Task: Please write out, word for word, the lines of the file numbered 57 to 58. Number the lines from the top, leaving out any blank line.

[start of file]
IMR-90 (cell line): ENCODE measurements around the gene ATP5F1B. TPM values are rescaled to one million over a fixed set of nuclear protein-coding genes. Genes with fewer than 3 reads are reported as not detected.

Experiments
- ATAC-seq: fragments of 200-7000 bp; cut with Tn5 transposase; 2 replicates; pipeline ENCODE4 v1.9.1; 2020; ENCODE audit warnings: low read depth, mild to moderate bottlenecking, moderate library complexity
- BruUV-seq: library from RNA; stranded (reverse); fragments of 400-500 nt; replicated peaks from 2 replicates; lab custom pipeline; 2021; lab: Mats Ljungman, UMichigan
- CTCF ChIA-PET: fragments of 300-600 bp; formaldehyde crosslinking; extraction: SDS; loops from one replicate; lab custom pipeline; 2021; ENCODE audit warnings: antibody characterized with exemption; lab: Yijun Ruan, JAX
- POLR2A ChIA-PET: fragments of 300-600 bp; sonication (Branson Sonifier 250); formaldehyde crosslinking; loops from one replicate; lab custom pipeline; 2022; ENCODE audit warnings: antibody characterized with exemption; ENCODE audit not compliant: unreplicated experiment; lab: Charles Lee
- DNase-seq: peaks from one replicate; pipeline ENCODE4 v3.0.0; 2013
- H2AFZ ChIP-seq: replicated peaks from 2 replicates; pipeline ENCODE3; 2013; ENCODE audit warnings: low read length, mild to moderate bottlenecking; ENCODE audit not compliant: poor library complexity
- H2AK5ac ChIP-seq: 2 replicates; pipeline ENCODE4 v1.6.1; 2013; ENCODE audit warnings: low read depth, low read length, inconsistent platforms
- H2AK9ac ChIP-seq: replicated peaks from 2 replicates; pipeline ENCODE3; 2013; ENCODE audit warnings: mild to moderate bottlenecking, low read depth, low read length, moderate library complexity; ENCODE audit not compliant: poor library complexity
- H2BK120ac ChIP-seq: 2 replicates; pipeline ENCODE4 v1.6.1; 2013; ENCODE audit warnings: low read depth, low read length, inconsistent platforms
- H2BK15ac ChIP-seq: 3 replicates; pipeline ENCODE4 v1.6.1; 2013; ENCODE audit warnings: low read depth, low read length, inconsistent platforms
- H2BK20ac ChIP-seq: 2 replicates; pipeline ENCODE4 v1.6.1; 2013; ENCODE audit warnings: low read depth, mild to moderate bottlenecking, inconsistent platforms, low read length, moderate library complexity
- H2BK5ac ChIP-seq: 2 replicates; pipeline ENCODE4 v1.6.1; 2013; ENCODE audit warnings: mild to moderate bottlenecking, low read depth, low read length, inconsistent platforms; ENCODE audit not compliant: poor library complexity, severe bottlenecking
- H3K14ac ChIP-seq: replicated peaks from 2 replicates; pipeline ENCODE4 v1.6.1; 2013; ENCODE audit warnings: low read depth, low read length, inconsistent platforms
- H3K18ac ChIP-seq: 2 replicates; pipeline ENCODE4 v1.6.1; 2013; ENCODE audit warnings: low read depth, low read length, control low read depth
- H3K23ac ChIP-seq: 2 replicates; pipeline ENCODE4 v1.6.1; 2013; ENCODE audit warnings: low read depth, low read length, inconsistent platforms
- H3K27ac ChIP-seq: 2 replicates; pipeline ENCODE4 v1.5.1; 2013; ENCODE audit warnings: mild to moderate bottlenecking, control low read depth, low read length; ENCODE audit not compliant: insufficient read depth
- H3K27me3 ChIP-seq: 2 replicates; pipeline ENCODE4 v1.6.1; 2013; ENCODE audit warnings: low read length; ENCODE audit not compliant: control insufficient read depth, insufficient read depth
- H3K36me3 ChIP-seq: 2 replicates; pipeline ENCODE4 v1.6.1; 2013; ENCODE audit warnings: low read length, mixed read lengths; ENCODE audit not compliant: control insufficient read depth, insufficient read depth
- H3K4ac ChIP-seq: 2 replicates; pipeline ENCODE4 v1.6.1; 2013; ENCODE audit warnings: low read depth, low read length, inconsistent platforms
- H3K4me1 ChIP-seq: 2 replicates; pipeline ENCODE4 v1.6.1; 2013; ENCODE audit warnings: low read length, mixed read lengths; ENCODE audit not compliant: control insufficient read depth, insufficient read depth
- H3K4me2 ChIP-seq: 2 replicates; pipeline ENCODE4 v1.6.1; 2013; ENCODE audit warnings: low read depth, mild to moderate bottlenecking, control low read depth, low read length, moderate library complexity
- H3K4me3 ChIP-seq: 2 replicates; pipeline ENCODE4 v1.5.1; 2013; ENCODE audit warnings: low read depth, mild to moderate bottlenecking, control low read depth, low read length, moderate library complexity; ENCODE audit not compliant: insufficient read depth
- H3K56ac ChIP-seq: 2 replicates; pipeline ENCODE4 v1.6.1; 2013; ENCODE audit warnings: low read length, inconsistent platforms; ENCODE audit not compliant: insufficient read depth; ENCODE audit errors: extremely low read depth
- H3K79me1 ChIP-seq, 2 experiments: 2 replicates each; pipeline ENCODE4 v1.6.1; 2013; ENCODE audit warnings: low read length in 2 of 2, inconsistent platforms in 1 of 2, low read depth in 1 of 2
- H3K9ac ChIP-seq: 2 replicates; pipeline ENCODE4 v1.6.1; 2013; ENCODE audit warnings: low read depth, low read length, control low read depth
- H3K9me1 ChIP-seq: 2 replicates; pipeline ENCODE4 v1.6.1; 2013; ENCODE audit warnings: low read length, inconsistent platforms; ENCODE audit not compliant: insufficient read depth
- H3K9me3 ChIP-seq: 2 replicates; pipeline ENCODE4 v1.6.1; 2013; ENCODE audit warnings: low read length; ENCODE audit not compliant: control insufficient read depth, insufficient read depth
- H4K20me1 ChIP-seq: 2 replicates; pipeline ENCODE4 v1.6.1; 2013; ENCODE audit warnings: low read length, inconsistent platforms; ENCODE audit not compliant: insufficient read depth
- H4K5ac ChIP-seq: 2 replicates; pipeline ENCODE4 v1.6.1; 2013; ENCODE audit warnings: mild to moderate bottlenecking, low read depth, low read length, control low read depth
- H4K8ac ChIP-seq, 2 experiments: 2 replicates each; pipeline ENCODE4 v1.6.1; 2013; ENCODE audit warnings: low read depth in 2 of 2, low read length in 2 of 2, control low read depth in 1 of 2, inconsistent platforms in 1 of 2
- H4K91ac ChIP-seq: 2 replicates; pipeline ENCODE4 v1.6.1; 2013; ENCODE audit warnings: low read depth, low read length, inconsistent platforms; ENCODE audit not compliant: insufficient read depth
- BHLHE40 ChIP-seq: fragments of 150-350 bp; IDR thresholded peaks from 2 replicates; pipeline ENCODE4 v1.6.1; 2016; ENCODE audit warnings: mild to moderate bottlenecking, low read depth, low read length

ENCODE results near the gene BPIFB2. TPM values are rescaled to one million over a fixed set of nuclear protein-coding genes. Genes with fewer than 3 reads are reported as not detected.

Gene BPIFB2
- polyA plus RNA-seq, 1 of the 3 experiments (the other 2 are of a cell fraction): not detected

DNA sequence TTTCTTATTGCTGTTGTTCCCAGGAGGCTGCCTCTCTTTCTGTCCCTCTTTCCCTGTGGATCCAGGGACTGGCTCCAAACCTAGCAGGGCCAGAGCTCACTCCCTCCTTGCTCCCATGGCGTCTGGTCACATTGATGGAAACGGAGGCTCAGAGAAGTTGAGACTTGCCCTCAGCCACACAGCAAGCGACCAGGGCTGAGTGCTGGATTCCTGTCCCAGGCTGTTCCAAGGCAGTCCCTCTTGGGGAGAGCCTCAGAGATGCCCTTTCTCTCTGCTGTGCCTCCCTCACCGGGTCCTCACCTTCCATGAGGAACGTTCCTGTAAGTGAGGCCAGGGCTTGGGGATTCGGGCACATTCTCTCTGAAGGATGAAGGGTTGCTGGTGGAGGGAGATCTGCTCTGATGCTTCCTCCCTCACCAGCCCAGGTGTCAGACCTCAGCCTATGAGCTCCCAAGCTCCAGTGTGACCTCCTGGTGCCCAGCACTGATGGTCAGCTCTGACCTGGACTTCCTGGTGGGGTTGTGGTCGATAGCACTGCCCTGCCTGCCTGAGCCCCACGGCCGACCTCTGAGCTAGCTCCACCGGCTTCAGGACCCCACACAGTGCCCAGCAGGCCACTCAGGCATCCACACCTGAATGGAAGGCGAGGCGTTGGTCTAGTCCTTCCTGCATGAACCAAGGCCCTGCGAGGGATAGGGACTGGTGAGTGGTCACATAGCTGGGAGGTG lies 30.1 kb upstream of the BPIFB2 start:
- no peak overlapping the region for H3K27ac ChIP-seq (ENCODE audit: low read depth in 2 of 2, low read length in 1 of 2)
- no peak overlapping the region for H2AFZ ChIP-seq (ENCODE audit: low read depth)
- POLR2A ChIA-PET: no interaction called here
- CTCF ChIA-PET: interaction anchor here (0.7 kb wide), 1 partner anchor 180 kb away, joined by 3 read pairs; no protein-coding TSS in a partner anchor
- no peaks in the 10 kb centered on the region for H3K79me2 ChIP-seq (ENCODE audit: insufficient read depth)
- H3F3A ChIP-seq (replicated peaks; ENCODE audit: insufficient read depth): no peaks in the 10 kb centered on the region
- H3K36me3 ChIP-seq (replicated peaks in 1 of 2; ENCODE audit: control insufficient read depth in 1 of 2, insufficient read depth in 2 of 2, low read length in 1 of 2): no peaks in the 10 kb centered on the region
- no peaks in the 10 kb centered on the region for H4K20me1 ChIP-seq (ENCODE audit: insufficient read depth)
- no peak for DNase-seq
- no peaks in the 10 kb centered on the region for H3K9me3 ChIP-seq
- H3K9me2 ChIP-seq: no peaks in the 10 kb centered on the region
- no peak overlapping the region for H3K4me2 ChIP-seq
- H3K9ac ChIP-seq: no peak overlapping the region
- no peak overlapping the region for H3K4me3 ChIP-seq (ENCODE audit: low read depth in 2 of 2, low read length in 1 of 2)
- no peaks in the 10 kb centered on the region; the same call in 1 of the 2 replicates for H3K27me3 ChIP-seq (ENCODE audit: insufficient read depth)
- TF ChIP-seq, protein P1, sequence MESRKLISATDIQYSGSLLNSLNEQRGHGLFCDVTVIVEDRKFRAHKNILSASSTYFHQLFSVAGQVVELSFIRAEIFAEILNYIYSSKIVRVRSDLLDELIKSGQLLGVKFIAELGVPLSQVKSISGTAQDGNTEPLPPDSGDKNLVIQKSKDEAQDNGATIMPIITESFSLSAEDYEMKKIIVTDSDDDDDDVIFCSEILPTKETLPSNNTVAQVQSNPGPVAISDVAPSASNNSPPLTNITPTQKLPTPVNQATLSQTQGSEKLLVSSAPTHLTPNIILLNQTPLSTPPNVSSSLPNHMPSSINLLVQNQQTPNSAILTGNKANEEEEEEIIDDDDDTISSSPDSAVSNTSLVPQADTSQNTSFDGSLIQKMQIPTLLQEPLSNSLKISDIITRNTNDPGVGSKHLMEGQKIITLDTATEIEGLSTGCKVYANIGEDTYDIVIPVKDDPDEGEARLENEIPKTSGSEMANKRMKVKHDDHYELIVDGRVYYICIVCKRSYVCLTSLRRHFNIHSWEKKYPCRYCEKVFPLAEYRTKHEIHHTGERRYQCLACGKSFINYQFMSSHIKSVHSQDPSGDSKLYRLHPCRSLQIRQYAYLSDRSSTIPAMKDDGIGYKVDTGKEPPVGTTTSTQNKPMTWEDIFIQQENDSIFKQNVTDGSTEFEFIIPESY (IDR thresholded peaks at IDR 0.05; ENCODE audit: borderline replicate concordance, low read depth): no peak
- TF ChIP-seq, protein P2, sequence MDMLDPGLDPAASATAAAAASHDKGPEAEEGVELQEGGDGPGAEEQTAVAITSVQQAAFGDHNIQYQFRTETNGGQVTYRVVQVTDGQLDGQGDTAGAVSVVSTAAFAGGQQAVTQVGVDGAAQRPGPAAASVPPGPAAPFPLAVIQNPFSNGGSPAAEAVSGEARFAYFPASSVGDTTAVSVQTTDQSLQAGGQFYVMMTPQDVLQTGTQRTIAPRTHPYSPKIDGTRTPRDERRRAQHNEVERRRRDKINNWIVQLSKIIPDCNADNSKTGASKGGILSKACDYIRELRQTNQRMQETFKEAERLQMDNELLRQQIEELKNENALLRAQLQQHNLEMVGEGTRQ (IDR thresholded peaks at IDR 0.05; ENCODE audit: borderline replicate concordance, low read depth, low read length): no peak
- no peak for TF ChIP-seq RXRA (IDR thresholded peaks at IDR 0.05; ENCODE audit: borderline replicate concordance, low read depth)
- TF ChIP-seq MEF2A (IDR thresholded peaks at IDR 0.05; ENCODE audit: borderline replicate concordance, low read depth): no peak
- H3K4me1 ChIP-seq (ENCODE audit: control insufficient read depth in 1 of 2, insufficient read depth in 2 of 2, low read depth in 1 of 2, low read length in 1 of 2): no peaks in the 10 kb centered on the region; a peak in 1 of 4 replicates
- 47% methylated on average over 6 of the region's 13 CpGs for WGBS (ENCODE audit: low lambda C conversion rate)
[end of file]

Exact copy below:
- TF ChIP-seq MEF2A (IDR thresholded peaks at IDR 0.05; ENCODE audit: borderline replicate concordance, low read depth): no peak
- H3K4me1 ChIP-seq (ENCODE audit: control insufficient read depth in 1 of 2, insufficient read depth in 2 of 2, low read depth in 1 of 2, low read length in 1 of 2): no peaks in the 10 kb centered on the region; a peak in 1 of 4 replicates